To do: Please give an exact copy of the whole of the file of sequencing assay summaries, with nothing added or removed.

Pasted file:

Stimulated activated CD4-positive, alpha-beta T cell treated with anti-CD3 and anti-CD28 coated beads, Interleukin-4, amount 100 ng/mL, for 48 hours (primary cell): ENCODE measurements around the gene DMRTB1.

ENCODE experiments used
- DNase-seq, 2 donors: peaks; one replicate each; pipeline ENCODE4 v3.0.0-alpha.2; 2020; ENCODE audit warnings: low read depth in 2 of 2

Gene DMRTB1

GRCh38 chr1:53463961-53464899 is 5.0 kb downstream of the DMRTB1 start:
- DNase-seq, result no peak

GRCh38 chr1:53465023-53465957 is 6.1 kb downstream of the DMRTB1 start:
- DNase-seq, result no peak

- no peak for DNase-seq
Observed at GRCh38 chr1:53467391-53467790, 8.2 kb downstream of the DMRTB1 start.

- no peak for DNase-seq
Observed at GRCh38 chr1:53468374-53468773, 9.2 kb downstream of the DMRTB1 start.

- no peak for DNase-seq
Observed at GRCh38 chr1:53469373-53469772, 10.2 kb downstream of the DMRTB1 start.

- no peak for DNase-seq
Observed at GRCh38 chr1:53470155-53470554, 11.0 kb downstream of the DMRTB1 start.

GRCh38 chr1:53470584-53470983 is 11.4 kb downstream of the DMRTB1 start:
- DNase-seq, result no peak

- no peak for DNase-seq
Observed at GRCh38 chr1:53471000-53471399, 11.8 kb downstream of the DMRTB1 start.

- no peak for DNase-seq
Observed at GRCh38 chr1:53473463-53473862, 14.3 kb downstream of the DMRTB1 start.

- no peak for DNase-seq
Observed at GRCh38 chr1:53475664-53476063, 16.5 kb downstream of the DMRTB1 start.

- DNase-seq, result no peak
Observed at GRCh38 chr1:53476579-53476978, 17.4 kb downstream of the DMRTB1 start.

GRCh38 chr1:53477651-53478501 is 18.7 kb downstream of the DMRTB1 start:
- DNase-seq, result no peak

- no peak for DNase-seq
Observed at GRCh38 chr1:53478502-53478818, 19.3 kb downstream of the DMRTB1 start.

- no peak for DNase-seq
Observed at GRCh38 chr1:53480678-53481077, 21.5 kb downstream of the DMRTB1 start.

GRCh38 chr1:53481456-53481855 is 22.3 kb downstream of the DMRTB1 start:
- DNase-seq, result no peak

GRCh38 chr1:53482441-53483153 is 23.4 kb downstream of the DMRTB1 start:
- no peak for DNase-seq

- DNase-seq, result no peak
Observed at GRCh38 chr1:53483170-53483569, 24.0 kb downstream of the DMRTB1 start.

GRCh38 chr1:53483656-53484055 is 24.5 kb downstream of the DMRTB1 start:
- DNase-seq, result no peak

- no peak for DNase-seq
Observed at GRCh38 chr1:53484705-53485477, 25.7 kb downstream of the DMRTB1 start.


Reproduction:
Stimulated activated CD4-positive, alpha-beta T cell treated with anti-CD3 and anti-CD28 coated beads, Interleukin-4, amount 100 ng/mL, for 48 hours (primary cell): ENCODE measurements around the gene DMRTB1.

ENCODE experiments used
- DNase-seq, 2 donors: peaks; one replicate each; pipeline ENCODE4 v3.0.0-alpha.2; 2020; ENCODE audit warnings: low read depth in 2 of 2

Gene DMRTB1

GRCh38 chr1:53463961-53464899 is 5.0 kb downstream of the DMRTB1 start:
- DNase-seq, result no peak

GRCh38 chr1:53465023-53465957 is 6.1 kb downstream of the DMRTB1 start:
- DNase-seq, result no peak

- no peak for DNase-seq
Observed at GRCh38 chr1:53467391-53467790, 8.2 kb downstream of the DMRTB1 start.

- no peak for DNase-seq
Observed at GRCh38 chr1:53468374-53468773, 9.2 kb downstream of the DMRTB1 start.

- no peak for DNase-seq
Observed at GRCh38 chr1:53469373-53469772, 10.2 kb downstream of the DMRTB1 start.

- no peak for DNase-seq
Observed at GRCh38 chr1:53470155-53470554, 11.0 kb downstream of the DMRTB1 start.

GRCh38 chr1:53470584-53470983 is 11.4 kb downstream of the DMRTB1 start:
- DNase-seq, result no peak

- no peak for DNase-seq
Observed at GRCh38 chr1:53471000-53471399, 11.8 kb downstream of the DMRTB1 start.

- no peak for DNase-seq
Observed at GRCh38 chr1:53473463-53473862, 14.3 kb downstream of the DMRTB1 start.

- no peak for DNase-seq
Observed at GRCh38 chr1:53475664-53476063, 16.5 kb downstream of the DMRTB1 start.

- DNase-seq, result no peak
Observed at GRCh38 chr1:53476579-53476978, 17.4 kb downstream of the DMRTB1 start.

GRCh38 chr1:53477651-53478501 is 18.7 kb downstream of the DMRTB1 start:
- DNase-seq, result no peak

- no peak for DNase-seq
Observed at GRCh38 chr1:53478502-53478818, 19.3 kb downstream of the DMRTB1 start.

- no peak for DNase-seq
Observed at GRCh38 chr1:53480678-53481077, 21.5 kb downstream of the DMRTB1 start.

GRCh38 chr1:53481456-53481855 is 22.3 kb downstream of the DMRTB1 start:
- DNase-seq, result no peak

GRCh38 chr1:53482441-53483153 is 23.4 kb downstream of the DMRTB1 start:
- no peak for DNase-seq

- DNase-seq, result no peak
Observed at GRCh38 chr1:53483170-53483569, 24.0 kb downstream of the DMRTB1 start.

GRCh38 chr1:53483656-53484055 is 24.5 kb downstream of the DMRTB1 start:
- DNase-seq, result no peak

- no peak for DNase-seq
Observed at GRCh38 chr1:53484705-53485477, 25.7 kb downstream of the DMRTB1 start.